How to Leak Test EV Electrical Components

January 22, 2024 | By Chuck Hagyard, Director, eMobility Business Development

Electric vehicles include several additional electrical components not found on your average ICE vehicles. On top of standard LED lamps (headlamps, taillamps, side markers), cameras, and sensors that exist in most models on the market today, EVs also rely on a high voltage distribution network, charging units, battery modules, and power electronics modules to charge and function properly.

Leak testing electronic components in electric vehicles poses some unique challenges, including that many of these applications need to meet certain IP ratings (protection from water or dust ingress), and testing needs to accommodate large parts and materials that could deform if test pressure is too high.

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Technology Used for Leak Testing EV Electrical Components

The most common method for leak testing these electrical components is using pressure decay testing. A pressure decay test determines pressure loss measured over a fixed time to measure the amount of pressure change within the test part volume. During a pressure decay test, the part is filled to a specified target test pressure, this pressure is isolated then stabilized, and the pressure loss is measured over a defined test time to identify the leak rate. It is a good leak test for applications with very low leak rates, common when testing EV electrical components.

Electrical components are also often subject to IP67 specifications in testing, typically in the range of 0.5 – 10 scc/m at1.5 psig, dependent on the leak path. Some manufacturers will put their parts under further stress, up to 3 – 5 psi, however, some parts, like those made of plastic, can start to deform under too much pressure. This means you need to strike a balance between a pressure that will test for a non-water leak rate in the 0.5 – 10 scc/m range without deforming the part.

Following are some examples from the plant floor:

EV Fast Charger: Charger Case Leak Testing


Fast charging units have strict leak requirements because the inverter can heat up easily—they require a cooling system to function safely and properly. In the above application, we are leak testing the coolant circuit and connection plug in an EV fast charger case.

The handheld device gets placed into a chamber. It’s a sealed part, so we’re testing the overmolding, O-rings, and housings that fit together. The Sentinel I28 begins with pressurizing the test chamber with volumetric fill. The key to the unique design of the chamber is it has a half moon shape seal on both sides, so the cable associated with the device can travel through the chamber in order to target the leak test on just the overmold and sealed component, not the whole length of wiring. This approach makes for a very repeatable measurement.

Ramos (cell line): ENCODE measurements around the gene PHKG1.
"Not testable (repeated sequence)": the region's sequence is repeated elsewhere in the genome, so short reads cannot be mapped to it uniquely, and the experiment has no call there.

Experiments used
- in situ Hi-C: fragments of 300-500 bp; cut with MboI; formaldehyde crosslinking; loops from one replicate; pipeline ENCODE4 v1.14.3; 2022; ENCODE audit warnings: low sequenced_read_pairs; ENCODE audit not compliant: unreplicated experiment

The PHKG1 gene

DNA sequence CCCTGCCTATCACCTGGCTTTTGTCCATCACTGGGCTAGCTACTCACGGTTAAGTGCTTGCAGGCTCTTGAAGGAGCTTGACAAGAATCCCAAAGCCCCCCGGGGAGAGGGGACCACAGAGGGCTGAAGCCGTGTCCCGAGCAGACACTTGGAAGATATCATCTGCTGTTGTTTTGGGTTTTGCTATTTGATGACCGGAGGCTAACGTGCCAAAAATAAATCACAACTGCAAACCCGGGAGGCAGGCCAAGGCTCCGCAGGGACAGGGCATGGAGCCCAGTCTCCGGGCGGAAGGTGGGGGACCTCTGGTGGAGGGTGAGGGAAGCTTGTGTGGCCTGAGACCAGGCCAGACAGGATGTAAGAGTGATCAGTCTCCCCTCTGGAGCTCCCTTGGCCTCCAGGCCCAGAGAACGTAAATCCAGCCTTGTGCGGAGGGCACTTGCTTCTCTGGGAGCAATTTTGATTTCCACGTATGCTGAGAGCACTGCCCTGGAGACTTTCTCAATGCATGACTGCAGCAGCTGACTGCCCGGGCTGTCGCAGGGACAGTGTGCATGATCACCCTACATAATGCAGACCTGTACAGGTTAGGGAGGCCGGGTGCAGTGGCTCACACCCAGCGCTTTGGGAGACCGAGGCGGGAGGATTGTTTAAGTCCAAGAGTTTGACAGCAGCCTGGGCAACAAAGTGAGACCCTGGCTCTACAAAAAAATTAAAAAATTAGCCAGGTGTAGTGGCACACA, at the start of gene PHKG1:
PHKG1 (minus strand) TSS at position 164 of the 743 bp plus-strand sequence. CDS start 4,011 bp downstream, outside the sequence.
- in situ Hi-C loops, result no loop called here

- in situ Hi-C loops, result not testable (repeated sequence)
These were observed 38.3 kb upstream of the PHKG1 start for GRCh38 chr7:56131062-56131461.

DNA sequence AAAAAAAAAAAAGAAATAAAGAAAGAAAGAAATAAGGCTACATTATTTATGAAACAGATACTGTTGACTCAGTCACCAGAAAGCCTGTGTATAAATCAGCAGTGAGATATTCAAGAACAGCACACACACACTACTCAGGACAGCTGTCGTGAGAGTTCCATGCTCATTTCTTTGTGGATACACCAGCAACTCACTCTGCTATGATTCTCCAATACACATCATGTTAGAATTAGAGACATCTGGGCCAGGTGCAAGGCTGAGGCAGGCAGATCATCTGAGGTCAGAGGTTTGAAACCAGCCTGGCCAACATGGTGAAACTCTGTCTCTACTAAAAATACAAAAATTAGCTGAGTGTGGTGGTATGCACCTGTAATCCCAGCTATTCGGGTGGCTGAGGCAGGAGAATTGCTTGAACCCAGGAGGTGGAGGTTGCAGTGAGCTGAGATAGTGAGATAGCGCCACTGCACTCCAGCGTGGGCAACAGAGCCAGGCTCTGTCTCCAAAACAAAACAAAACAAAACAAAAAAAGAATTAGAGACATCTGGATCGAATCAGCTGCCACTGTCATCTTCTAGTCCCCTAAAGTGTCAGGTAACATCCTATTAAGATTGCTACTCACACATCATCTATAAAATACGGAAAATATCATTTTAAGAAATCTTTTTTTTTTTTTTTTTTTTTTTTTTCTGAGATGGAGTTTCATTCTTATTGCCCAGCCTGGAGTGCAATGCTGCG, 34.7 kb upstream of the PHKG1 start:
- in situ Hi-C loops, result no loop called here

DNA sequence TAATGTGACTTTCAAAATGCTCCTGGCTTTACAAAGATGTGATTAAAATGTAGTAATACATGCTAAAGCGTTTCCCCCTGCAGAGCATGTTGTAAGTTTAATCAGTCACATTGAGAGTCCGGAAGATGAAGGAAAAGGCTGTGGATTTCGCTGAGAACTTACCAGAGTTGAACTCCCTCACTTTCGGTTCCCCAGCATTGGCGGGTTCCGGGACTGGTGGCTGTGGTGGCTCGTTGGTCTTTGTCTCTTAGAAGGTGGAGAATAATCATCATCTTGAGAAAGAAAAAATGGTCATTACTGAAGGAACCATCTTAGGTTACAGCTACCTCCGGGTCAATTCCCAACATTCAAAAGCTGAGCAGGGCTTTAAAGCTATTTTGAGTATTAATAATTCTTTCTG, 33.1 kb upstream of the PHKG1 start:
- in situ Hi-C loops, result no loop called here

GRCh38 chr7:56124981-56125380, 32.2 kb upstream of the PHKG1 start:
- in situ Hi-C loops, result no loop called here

DC Fast Charger: Power Cabinet and Cooling Water Circuit Leak Testing


The above example is a leak test station for a fast charger power cabinet. This application also requires a reliable cooling circuit, as the Power Electronics Module can heat up easily. In this design, a long test line is equipped with a CTS Connect for reaching out onto an assembly line. The Sentinel I28 differential pressure decay/pressure decay instrument is used to measure the pressure change related to a leak rate in the charging cabinet itself.

Leak Testing Battery Modules


The above machine was designed to test EV battery modules. In this design, a sealed module is placed in a chamber on a manual slide. The slide is moved in under the lid, and the part is actuated. Using the Sentinel I28, we then conduct a volumetric fill first to test for gross leaks, then finalize it with a low-limit no-water leak rate, in this case, in the 1-3 scc/m range, to meet the required IP specifications common when leak testing battery modules.

CTS Expert Solutions for EV Leak Testing

For over 40 years, CTS has led the way in automotive leak test and function testing. We have worked with the biggest brands in automotive manufacturing across the globe, helping brands adapt their lines to the evolving needs of EV manufacturing.

Whether your application is in a laboratory, prototype, or production environment, our team will help you work through the challenges posed by these EV applications, including IP specifications. Contact the experts at CTS for your new EV line or improved performance on your current lines.


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Leak Testing to Meet IPxx Ratings Guide